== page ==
Date of Award


Document Type



Physical Education, Health and Recreation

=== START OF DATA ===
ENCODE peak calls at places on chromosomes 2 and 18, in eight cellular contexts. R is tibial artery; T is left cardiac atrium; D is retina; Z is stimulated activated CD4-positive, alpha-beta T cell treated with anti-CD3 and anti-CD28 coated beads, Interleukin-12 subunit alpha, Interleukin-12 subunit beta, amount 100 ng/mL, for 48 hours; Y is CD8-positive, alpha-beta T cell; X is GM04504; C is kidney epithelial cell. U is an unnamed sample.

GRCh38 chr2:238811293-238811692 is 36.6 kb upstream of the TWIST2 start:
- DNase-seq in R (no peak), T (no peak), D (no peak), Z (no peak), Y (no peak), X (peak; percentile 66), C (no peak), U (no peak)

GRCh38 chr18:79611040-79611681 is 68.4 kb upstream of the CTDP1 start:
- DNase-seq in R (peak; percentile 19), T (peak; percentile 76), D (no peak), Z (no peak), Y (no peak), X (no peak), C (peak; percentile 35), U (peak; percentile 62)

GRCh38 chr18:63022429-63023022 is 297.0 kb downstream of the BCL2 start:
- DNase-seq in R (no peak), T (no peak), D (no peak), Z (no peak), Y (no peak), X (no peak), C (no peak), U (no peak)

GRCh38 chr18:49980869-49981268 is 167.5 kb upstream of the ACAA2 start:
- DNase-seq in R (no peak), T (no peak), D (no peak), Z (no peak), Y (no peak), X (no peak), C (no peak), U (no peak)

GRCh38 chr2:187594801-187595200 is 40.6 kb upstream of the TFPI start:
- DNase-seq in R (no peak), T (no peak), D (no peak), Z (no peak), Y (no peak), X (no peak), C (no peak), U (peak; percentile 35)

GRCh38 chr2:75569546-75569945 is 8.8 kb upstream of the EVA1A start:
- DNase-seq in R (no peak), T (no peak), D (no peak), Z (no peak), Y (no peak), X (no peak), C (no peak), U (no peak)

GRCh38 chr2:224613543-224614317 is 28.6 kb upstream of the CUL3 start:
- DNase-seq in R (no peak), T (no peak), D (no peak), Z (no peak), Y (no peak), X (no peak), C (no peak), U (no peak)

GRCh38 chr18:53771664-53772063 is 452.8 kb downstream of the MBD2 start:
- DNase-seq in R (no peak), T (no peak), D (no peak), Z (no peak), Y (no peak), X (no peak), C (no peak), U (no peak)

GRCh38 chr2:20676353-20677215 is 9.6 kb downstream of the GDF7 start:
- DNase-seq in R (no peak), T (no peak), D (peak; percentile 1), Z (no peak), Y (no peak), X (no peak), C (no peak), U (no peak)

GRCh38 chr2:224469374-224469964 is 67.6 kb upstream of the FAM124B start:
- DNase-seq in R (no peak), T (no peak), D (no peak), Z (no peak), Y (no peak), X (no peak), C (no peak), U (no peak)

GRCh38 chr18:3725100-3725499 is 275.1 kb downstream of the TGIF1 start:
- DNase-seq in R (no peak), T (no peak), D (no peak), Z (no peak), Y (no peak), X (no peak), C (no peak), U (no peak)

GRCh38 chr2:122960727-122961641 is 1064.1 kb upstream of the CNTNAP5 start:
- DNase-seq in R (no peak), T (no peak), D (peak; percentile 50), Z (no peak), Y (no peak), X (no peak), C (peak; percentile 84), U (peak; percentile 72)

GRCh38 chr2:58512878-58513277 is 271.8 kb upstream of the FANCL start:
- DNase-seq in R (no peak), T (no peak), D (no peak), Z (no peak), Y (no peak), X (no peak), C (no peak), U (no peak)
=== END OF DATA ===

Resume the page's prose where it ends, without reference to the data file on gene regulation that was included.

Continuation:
"Flexibility is an important determinant of health and important in sport performance. ADS and SPST are the methods most often used in training flexibility for sport. Although ADS appears to dominate SPST in measures of power and agility, the mechanisms are unclear. The purpose of this study was to delineate the effects of ADS on AROM and agonist-antagonist mean and peak EMG. The ADS protocol involved three sets of ten repetitions of leg kicks while in the supine position with the pelvis and contralateral limb fixed in extension. Participants moved the leg at the hip in a kicking motion to a point of mild discomfort while maintaining knee extension. Surface EMG (Telemyo DTS; Noraxon U.S.A. Inc.) was used to assess mean and peak activation of the RF and BF during the final 5 degrees of HF as well as calculate Cl. Integrated Webcam ( v. 6.1.7601.18208; Microsoft Corporation; 30Hz) was used to monitor HF. Peak Motion Analysis (v. 9.0; Vicon) was used to interpolate HF to 60Hz and digitize the video record to obtain HF during the first and tenth repetition of each set. Separate 1x6 repeated measures one-way ANOVAs revealed significant differences in HF, RF(subscript mean), RF(subscript peak), and BF(subscript peak). HF increased at every time-point following the first repetition despite decreasing significantly from set one to set two. A within-set increase in RF( subscript mean) and RF(subscript peak) was observed although returned to baseline following each set. HF, RF(subscript mean), RF(subscript peak), BF(subscript mean), and BF(subscript peak) increased over the course of the protocol, although BF(subscript mean) was non- significant. No significant alterations was observed in Cl. These findings support the limited association between flexibility and opposing muscle activity as well as a diminishing effect of stretching in AROM. "--Leaf iv.